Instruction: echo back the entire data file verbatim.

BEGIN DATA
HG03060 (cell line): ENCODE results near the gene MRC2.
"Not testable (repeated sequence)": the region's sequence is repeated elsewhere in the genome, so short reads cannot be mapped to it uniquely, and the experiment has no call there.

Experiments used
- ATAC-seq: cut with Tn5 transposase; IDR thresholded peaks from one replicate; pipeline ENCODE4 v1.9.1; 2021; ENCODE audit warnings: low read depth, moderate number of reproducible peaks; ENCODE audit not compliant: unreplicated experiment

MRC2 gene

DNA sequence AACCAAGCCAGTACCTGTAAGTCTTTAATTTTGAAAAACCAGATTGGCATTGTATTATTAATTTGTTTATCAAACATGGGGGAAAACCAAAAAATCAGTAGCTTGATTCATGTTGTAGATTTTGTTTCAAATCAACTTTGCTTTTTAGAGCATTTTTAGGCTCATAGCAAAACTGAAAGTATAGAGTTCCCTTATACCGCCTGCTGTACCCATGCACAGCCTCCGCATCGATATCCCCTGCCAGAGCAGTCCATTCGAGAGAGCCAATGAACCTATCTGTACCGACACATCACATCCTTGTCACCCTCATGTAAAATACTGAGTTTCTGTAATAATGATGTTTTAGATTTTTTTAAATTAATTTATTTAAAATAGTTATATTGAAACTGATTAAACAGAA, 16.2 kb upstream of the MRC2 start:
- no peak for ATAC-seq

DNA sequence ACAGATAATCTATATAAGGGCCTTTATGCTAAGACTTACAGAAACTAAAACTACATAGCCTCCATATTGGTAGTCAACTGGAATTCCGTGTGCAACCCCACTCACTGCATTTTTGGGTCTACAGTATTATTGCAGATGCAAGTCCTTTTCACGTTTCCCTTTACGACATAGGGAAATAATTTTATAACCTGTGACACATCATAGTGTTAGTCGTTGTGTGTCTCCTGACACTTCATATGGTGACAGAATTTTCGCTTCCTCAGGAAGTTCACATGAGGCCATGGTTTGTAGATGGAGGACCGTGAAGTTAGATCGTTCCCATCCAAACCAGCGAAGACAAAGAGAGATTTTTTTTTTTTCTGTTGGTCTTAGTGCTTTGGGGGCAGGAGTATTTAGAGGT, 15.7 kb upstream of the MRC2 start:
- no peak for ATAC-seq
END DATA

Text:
HG03060 (cell line): ENCODE results near the gene MRC2.
"Not testable (repeated sequence)": the region's sequence is repeated elsewhere in the genome, so short reads cannot be mapped to it uniquely, and the experiment has no call there.

Experiments used
- ATAC-seq: cut with Tn5 transposase; IDR thresholded peaks from one replicate; pipeline ENCODE4 v1.9.1; 2021; ENCODE audit warnings: low read depth, moderate number of reproducible peaks; ENCODE audit not compliant: unreplicated experiment

MRC2 gene

DNA sequence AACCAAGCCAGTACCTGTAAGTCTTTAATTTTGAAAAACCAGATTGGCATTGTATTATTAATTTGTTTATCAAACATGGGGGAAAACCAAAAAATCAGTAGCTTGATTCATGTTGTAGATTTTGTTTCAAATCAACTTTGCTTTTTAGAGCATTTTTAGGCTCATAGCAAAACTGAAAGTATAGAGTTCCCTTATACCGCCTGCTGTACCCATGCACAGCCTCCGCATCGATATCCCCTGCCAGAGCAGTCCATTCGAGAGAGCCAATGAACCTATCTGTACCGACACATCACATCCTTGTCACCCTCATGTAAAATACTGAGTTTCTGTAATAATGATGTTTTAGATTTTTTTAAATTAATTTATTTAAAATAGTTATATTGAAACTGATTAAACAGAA, 16.2 kb upstream of the MRC2 start:
- no peak for ATAC-seq

DNA sequence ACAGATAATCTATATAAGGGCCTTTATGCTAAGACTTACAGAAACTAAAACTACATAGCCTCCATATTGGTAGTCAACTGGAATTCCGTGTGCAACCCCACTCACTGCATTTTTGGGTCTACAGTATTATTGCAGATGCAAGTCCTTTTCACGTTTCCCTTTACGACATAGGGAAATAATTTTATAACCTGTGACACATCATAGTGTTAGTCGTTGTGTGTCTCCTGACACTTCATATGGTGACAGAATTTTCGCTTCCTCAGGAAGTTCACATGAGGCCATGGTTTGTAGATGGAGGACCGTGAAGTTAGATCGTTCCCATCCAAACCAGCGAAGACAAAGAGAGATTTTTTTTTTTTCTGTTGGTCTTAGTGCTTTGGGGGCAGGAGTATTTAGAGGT, 15.7 kb upstream of the MRC2 start:
- no peak for ATAC-seq